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Book Review: Houthis in Yemen, a new old story

Judge Al-Dimerdash Al-Aqaali devotes the greater part of his book to explore the creedal facets of the Zaydi sect of Shia Islam and its relations with the Sunnis and other Shia sects

Mahmoud El-Wardani, Monday 22 Jun 2015
Houthi
Armed Houthi followers rally against Saudi-led air strikes in Sanaa June 14, 2015. (Photo: Reuters)
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Al-Houthyyeen…Masirit Al-Shiaa Al-Zeidiyya fil-Yemen (The Houthis…The March of the Zaidi Shias in Yemen) by Judge Al-Dimerdash Al-Aqaali, Sama Publishing, Cairo, 2015. 192 pages.

It may be astonishing to some that religious sources for the Zaidi sect of Shia Islam, to which Yemen's Houthis belong, consist only of manuscripts in the library of the Great Mosque in the Yemeni capital Sana'a or owned by individual Zaidis. But this is because this sect's believers are almost entirely restricted to Yemen.

The Zaidi sect is perhaps the least understood in Islam, and has the smallest amount of literature published about it. This seems to be why the book's author, Judge Al-Dimerdash Al-Aqaali, took on the subject.

The author devotes most of the book to the creedal facets of this sect and its relationship with the Sunnis and with other Shia sects.

The war currently raging in Yemen, in which both regional Arab powers and Iran have taken sides, holds some its roots in Yemen's history.

Persian (or Iranian) relations with Yemen date back to as far as the sixth century AD, when the Yemeni Prince Sayf ibn Zi Yazan travelled to the capital of Persia and met the Persian king asking his help in repelling the constant Abyssinian raids on his lands. The king sent with him a military expedition that enabled him to extend control over the whole of Yemen. But the early decades of the seventh century witnessed a gradual disappearance of the Persian presence.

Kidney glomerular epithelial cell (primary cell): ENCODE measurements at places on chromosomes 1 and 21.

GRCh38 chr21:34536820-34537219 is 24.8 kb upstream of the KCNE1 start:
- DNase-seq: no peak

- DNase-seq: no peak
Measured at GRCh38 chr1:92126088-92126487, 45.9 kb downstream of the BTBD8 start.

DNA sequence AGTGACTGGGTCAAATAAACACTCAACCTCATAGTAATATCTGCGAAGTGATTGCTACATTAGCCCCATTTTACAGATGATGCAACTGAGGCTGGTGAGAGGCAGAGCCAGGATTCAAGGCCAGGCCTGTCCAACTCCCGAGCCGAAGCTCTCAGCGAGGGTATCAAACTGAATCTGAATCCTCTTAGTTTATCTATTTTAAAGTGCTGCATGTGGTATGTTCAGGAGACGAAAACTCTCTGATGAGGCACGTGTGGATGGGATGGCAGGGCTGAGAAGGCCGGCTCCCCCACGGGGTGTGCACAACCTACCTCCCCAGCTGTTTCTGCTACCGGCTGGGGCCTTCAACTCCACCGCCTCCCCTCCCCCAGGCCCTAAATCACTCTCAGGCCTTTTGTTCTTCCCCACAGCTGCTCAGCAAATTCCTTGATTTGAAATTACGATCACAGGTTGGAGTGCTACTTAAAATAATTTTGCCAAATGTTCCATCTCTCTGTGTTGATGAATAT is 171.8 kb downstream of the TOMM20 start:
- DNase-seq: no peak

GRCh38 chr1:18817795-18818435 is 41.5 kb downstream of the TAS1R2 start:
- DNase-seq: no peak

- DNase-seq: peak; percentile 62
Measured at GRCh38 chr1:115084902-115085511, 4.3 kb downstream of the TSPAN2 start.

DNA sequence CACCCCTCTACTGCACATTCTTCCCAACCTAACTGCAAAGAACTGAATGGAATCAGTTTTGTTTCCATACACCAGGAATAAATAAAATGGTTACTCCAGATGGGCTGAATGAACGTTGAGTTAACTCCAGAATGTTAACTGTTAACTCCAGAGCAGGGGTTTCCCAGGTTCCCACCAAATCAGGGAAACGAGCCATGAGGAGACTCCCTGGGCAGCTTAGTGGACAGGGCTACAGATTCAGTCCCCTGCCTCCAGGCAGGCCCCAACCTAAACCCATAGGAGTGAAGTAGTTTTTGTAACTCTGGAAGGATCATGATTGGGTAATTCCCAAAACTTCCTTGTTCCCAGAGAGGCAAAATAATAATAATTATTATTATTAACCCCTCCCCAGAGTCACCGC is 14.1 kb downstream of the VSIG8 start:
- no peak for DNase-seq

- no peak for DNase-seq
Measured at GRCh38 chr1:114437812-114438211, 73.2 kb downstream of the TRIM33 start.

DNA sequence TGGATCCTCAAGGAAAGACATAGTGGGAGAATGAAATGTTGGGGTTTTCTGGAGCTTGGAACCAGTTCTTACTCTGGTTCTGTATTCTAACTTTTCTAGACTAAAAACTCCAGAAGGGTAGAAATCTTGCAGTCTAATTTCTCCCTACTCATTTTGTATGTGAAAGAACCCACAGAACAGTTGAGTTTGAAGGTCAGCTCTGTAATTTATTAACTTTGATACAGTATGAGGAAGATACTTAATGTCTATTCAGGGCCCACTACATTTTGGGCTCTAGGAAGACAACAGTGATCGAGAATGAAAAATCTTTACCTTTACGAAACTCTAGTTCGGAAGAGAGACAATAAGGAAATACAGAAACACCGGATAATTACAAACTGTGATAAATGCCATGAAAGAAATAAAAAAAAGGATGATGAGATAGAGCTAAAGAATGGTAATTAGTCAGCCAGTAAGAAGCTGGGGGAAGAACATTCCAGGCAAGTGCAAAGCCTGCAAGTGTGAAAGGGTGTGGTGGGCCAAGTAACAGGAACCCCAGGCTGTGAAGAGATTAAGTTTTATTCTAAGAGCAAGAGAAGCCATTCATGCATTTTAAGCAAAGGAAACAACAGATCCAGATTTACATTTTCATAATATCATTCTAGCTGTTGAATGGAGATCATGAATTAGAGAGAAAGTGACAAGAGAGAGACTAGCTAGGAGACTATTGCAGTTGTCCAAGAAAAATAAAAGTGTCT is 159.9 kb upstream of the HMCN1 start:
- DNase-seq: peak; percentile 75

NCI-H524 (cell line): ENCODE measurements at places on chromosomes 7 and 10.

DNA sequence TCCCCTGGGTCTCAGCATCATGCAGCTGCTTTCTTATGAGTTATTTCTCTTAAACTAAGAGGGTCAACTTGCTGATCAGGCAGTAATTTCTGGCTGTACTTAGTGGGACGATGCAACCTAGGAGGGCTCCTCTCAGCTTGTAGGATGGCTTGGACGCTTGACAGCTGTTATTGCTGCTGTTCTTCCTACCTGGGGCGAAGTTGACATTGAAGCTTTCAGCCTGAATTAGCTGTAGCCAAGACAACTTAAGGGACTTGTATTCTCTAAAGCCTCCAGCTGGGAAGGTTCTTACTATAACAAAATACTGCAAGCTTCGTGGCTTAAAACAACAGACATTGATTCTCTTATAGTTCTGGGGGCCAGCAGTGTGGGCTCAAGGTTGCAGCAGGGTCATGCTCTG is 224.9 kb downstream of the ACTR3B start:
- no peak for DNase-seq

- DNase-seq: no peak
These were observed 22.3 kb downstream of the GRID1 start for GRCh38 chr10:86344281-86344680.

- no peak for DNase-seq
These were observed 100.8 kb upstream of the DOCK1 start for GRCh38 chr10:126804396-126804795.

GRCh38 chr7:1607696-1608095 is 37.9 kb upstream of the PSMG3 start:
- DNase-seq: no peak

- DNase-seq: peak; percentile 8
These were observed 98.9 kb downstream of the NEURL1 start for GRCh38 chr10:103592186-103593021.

In the ninth century, the Persians had further interests in the country after it became Islamic.

From these kingdoms, a Zaidi kingdom was established in Gilan, whose people followed Zayd ibn Ali, grandson of Husain ibn Ali, and considered him to be their religious leader, while other Shia sects regarded another grandson, Imam Muhammed Al-Baqir, as their guide.

This Zaidi kingdom ruled from 864 AD until 928 AD.

Due to the pressures it suffered from other surrounding kingdoms and dynasties, it sent advocates to other Islamic kingdoms in search of supporters.

What is surprising is that it was successful in establishing small communities and kingdoms in the middle of the Arabian Peninsula, North Africa, southern Spain and Yemen.

Today, while the Zaidi sect has almost disappeared in these areas, it has thrived in Yemen.

When Yemen fell in to the influence sphere of the Ottoman Empire, but wasn't annexed administratively as an Ottoman Vilayat, communication with Iran diminished.

The Safavid dynasty also embraced the Twelver Shia sect, and it became the official denomination in Iran.